“The technology will require our drivers to log on and complete safety checklists before they head off on the road and will allow us to gain more accurate in-cab readings of speed and distance,” said Harvey. “The devices will enable us to coordinate our vehicles efficiently, reduce congestion on the roads and above all, ensure a higher level of safety for the community.”
The deal comes three months after Telstra’s acquisition of MTData.
“Linfox is one of Australia’s largest and most successful logistics companies and we are committed to supporting its efforts to achieve safer and more efficient supply chains,” said Michelle Bendschneider, Executive Director – Global Products, Telstra. “With MTData’s expertise in delivering IoT solutions for the heavy vehicle industry, coupled with the unrivalled capability of the Telstra mobile network, we have created an innovative solution to help transform Linfox’s business.”
Logistics infrastructure company Linx Cargo Care Group has successfully bid to operate the Enfield Intermodal Terminal in Western Sydney, which is currently operated by Aurizon.
Linx will lease and operate the NSW Ports–owned, 15.1-hectare intermodal terminal located 18km from Port Botany, west of Sydney.
Linx will operate a port shuttle service between Enfield and Port Botany to reduce traffic congestion in Sydney, ahead of a forecasted increase of 400 per cent in truck traffic in the Port Botany area by 2030.
“Given the forecast for such a significant increase in road and rail congestion across Sydney over the next decade or so, Linx is committed to working closely with the New South Wales state government to develop an effective and achievable solution that will reduce the impact of increased freight movements across the city,” said Anthony Jones, CEO, Linx Cargo Care Group. “Linx has been building its rail capabilities for the past year in readiness for an opportunity like this.”
He added that part of the solution could include the duplication of the freight rail line between Port Botany and the interstate corridor mainline.
The Enfield Intermodal Logistics Centre includes the intermodal terminal, warehousing, and buildings with vacant land for the development of rail-related warehousing, freight forwarding, IMEX (Import and Export), transport and distribution facilities.
“Linx is currently working closely with NSW Ports to support the development of a freight hub on the land surrounding the Enfield Intermodal Terminal,” added Jones.
Marika Calfas, CEO, NSW Ports, said one of NSW Ports’ key objectives is increasing the number of containers moved by rail to and from Port Botany.
“Linx are well placed to expand the intermodal and rail services at the Enfield ILC and grow the rail mode share to and from Australia’s premier port,” she said.
NSW Roads and Maritime Services director of compliance Roger Weeks and Assistant Commissioner Michael Corboy launch Operation Rolling Thunder. Photo: NSW Police.
Following another horror month in truck-related deaths and injuries, conditions, pay, law enforcement or new trucks have all been mooted as the answer. Law enforcement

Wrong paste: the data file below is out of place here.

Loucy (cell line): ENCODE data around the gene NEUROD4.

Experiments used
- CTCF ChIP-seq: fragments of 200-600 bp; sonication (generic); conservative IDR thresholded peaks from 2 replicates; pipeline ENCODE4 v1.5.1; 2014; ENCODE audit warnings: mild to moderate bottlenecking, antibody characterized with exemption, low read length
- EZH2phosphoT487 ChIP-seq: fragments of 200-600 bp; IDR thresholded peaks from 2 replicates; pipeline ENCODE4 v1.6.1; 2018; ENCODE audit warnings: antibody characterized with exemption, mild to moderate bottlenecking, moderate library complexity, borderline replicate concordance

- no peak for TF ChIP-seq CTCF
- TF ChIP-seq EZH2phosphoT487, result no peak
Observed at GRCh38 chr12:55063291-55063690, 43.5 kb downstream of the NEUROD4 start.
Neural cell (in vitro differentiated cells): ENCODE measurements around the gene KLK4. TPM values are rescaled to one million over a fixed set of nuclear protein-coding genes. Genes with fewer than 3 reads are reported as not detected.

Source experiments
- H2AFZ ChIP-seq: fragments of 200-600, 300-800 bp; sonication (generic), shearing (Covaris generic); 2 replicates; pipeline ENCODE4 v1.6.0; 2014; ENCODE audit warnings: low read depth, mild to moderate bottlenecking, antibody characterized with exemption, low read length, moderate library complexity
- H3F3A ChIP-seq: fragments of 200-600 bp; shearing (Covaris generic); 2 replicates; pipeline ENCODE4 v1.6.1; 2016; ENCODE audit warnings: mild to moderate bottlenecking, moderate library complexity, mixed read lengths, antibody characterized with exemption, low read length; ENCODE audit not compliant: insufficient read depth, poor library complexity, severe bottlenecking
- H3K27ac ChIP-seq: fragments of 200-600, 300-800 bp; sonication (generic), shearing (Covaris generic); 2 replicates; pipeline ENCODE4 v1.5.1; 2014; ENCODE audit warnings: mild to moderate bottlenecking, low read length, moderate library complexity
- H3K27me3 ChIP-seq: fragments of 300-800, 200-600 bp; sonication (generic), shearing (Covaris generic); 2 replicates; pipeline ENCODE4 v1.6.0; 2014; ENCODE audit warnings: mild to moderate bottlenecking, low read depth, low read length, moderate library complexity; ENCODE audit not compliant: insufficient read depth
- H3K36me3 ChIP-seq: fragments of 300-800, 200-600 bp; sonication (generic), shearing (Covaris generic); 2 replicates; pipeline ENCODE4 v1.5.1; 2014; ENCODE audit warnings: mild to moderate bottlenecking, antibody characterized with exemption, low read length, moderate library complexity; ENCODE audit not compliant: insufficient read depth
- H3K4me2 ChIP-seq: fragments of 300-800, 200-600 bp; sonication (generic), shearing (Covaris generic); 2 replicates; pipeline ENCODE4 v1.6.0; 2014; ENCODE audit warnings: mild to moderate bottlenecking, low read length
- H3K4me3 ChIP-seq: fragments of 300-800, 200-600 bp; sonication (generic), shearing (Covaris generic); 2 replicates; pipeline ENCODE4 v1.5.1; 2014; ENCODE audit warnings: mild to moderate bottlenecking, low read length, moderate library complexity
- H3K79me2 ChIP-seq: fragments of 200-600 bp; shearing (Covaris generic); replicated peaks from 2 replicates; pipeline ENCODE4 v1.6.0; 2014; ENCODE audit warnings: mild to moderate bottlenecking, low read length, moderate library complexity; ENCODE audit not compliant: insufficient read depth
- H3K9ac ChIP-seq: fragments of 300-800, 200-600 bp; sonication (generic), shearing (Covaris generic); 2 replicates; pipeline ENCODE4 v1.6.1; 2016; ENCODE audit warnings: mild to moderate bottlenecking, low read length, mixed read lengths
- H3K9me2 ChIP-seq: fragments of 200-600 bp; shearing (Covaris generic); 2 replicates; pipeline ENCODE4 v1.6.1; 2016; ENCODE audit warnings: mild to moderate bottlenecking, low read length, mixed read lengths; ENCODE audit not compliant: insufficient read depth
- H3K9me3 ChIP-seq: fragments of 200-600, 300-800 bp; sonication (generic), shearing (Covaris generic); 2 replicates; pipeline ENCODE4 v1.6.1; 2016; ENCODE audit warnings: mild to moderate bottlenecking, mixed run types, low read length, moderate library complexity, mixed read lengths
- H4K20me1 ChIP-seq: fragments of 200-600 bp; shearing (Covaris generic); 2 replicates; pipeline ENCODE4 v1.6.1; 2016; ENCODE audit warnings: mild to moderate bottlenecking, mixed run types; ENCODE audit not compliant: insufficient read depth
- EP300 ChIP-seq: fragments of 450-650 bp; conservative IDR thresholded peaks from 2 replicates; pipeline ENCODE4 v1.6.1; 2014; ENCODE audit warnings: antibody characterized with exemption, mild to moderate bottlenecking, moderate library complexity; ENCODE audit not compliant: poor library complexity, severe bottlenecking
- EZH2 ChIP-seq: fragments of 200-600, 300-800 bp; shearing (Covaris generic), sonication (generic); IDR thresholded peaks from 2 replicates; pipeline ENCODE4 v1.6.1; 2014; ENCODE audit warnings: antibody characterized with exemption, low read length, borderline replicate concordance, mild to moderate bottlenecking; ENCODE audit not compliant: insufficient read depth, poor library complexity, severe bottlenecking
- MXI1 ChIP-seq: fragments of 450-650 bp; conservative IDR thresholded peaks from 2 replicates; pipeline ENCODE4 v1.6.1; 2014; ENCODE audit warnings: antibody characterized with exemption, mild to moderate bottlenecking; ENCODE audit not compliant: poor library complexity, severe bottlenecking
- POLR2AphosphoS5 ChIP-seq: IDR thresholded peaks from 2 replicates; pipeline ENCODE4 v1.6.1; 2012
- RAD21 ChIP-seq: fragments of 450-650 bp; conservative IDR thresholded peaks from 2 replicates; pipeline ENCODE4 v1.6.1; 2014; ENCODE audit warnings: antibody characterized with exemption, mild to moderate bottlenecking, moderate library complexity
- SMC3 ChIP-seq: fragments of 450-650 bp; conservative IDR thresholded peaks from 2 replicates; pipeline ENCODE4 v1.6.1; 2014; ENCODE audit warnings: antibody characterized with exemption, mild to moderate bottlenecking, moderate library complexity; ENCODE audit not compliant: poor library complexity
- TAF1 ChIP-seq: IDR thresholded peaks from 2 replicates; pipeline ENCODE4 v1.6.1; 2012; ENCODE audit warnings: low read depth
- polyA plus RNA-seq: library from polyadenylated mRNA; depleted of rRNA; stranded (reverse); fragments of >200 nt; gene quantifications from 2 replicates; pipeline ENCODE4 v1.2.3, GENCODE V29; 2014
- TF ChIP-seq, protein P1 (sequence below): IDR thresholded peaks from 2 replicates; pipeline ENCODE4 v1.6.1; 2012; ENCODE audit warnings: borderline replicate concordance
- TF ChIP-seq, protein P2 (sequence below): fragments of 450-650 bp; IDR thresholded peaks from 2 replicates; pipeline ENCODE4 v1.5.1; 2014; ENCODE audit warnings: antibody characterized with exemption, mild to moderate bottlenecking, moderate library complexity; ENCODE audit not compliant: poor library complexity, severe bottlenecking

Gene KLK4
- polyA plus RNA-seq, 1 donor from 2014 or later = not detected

In NSW and with the cooperation of surrounding states, police launched Operation Rolling Thunder.
The operation, involving NSW Roads and Maritime Service (RMS) and the NSW, Victorian, Queensland, ACT and South Australian Police Forces, was claimed to be Australia’s largest heavy vehicle operation ever. Police were cracking down on truck compliance across the country, including vehicle safety, driving hours and fatigue, load compliance and DUI.
On the day there were over 300 NSW police involved directly, over 150 RMS inspectors, and the three other states and the ACT.
Police were covering every entry and exit into NSW and all of the Sydney metropolitan area. They were targeting all of the major motorways, and police and RMS were set up at all major checking stations throughout the state. Are new trucks the answer?
Industry body the Truck Industry Council (TIC), which represents no fewer than 17 truck brands in Australia, called on the Federal Government to incentivise Australian truck operators to invest in newer, safer and more sustainable vehicles.
The response has been triggered by shock revelations that truck deaths in NSW rose during 2017 by a staggering 86 per cent. Road deaths involving trucks leaped from 29 to 54 last year.
Phil Taylor, president of the TIC called for the Government to prioritise in the 2018/19 federal budget the modernisation of Australia’s truck fleet.
“Increasing the take-up rate of today’s more advanced trucks means everyone benefits from our roads being populated with safer fleets.
“Having been around trucks and the Australian road transport industry since the late seventies, I can verify that significant improvements have been made in regard to truck and road safety,” Mr Taylor said.
In 2017, the average age of the Australian truck fleet was 14.9 years, and with the national freight task continually expanding, this figure is set to rise. Hence, the TIC has long called on government for genuine support in helping operators upgrade their fleets to a more robust safety standard. What about pay and conditions?
The transport Workers Union has long been calling for an examination of truck drivers’ pay and conditions, and believes recent events reinforce that call.
Three horrific crashes and a $468,000 wage theft case confirm that the transport industry is in crisis, the TWU has warned.
The union has sought to bring the following to the public’s attention:
Five people, including three truck drivers, have been killed in three separate truck crashes in NSW, one in Dubbo in which two people were killed after a truck hit their car while waiting at roadworks, and another that caused the M1 to be closed for over 15 hours.